[0293] ABC can use the B2B Console to change Trading Partner Z's trading partner type from Local to Remote. A collaboration agreement can then be created between itself and Company XYZ. This is similar to the collaboration agreements described in above, except that the data for Company XYZ's Trading Partner Z is used, instead of the Supplier-Test trading partner and delivery channel data. ABC then can export a copy of the newly created collaboration agreement using the B2B Console. ABC also can export, or publish, the QueryPriceAvailability_Supplier collaborative workflow template and document schemas from the integration studio.

[0294] Company XYZ can then complete tasks such as the following to prepare for business transactions with Company ABC. XYZ can import the collaboration agreement prepared by Company ABC. XYZ then use the B2B Console to change the aspects of the data imported from Company ABC, including changing Trading Partner Z's trading partner type from Local to Remote, and setting the Organization defined for Company ABC's role (QueryPriceAvailability_Supplier) in the Query Price and Availability conversation definition.

[0295] XYZ then can import the QueryPriceAvailability_Supplier collaborative workflow template and document schemas, which were published by Company XYZ from the integration studio. XYZ creates a private workflow that works in conjunction with the QueryPriceAvailability_Supplier collaborative workflow. This private workflow implements the processes that occur locally to Trading Partner Z in its role as the supplier. These processes are. not necessarily dictated by the conversation definition.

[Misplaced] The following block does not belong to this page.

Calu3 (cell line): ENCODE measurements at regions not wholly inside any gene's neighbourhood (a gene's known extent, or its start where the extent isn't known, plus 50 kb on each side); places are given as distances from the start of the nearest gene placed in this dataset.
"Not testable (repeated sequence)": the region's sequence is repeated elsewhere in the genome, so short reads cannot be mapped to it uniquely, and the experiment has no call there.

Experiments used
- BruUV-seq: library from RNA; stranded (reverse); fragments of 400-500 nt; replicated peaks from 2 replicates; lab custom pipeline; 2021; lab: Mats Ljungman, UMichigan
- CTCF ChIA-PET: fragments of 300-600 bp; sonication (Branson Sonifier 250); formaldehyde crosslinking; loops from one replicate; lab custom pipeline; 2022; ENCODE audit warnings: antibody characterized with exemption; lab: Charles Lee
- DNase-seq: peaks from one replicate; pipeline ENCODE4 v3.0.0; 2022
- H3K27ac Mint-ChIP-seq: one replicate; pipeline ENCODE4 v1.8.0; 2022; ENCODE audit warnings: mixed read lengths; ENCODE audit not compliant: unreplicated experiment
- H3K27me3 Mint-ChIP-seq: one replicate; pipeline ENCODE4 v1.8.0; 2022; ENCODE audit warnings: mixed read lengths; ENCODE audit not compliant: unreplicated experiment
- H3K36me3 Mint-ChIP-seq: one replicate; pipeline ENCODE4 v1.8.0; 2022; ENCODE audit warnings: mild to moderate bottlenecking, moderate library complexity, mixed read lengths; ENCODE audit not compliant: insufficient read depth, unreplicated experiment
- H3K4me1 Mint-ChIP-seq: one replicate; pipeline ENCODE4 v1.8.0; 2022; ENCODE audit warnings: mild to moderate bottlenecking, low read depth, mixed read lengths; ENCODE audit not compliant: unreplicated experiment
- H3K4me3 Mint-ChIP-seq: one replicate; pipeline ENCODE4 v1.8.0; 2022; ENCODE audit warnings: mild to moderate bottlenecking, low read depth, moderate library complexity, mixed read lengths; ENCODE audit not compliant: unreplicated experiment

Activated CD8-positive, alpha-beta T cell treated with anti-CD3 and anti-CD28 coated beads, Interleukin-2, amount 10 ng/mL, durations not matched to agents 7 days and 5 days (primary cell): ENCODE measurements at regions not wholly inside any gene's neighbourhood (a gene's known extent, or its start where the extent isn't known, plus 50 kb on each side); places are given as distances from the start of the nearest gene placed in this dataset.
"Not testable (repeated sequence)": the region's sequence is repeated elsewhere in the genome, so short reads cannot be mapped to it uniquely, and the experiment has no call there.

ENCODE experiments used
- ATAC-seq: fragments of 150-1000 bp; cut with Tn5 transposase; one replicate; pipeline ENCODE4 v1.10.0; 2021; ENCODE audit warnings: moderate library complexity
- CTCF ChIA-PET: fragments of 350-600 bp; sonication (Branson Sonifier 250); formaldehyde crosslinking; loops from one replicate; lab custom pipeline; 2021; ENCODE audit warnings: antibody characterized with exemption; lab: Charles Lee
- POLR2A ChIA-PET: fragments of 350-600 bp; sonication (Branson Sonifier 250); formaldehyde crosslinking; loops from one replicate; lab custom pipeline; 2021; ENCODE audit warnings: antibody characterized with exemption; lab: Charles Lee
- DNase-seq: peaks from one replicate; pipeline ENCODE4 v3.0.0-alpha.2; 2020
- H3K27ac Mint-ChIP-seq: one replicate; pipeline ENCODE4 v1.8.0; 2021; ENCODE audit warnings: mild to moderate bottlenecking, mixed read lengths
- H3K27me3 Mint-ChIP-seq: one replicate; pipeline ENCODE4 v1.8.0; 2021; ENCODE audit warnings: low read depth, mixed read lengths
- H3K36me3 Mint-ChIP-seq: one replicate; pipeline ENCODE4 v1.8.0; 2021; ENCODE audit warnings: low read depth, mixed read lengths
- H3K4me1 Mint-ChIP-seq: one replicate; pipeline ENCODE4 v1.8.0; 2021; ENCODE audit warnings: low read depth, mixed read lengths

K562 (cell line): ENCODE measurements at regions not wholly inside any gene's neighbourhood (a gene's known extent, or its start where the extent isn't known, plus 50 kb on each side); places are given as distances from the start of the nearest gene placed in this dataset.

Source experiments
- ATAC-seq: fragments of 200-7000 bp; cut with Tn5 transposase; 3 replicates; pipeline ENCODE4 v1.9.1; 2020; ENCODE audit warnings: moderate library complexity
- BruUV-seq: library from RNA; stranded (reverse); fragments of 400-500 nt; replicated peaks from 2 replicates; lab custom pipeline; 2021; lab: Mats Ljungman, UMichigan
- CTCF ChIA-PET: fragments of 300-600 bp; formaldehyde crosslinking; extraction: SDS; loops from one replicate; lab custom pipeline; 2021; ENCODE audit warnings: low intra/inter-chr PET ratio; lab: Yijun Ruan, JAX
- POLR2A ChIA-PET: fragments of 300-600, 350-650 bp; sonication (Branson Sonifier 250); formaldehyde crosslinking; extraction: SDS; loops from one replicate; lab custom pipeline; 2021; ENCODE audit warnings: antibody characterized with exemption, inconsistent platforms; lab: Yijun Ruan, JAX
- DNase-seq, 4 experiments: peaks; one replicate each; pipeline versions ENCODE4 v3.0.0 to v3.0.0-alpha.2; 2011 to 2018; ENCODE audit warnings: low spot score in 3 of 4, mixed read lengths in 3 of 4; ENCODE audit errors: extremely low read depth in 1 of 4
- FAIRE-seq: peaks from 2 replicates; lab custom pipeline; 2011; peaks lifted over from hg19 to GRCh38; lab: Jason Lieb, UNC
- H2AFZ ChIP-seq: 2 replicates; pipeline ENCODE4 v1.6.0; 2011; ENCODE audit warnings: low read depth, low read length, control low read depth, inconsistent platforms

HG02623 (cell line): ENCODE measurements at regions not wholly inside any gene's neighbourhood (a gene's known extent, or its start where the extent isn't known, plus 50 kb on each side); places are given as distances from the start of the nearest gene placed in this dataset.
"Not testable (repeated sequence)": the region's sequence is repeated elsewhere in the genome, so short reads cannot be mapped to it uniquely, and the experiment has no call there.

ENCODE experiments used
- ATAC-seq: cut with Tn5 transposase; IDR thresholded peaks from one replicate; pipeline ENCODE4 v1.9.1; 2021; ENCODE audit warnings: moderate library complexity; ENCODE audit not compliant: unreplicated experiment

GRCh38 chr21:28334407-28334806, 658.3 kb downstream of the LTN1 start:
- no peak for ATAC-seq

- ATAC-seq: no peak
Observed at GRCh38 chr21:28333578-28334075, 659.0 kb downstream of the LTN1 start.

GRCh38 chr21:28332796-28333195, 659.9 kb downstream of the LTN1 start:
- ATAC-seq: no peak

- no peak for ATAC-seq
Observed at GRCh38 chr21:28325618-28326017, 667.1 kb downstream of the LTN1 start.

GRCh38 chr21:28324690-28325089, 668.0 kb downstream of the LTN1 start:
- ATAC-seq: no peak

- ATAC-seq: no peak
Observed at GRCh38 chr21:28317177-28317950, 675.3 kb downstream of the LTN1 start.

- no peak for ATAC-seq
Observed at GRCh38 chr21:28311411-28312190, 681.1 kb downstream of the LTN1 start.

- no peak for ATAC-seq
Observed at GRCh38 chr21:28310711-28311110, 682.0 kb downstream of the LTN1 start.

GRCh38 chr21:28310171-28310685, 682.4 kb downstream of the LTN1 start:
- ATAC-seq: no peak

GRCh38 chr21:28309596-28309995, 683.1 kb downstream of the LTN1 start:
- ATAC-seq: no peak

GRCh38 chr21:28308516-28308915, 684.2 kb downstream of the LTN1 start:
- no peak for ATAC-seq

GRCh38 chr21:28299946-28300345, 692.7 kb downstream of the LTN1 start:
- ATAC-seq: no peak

[0296] When these steps are complete, each trading partner's repository can have the information necessary to implement its role in the conversation definition. The Trading Partner A application can begin the conversation by starting an instance of a private workflow, which subsequently starts the collaborative workflow defined for the buyer role in the conversation. This collaborative workflow is named QueryPriceAvailability_Buyer. Business messages are exchanged between Trading Partner A and Trading Partner Z applications, and the conversation progresses.

[0297] The foregoing description of preferred embodiments of the present invention has been provided for the purposes of illustration and description. It is not intended to be exhaustive or to limit the invention to the precise forms disclosed. Many modifications and variations will be apparent to one of ordinary skill in the art. The embodiments were chosen and described in order to best explain the principles of the invention and its practical application, thereby enabling others skilled in the art to understand the invention for various embodiments and with various modifications that are suited to the particular use contemplated. It is intended that the scope of the invention be defined by the following claims and their equivalence.

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Classifications
U.S. Classification718/100, 719/315
International ClassificationG06F9/44, G06F
Cooperative ClassificationG06F9/546, G06F2209/547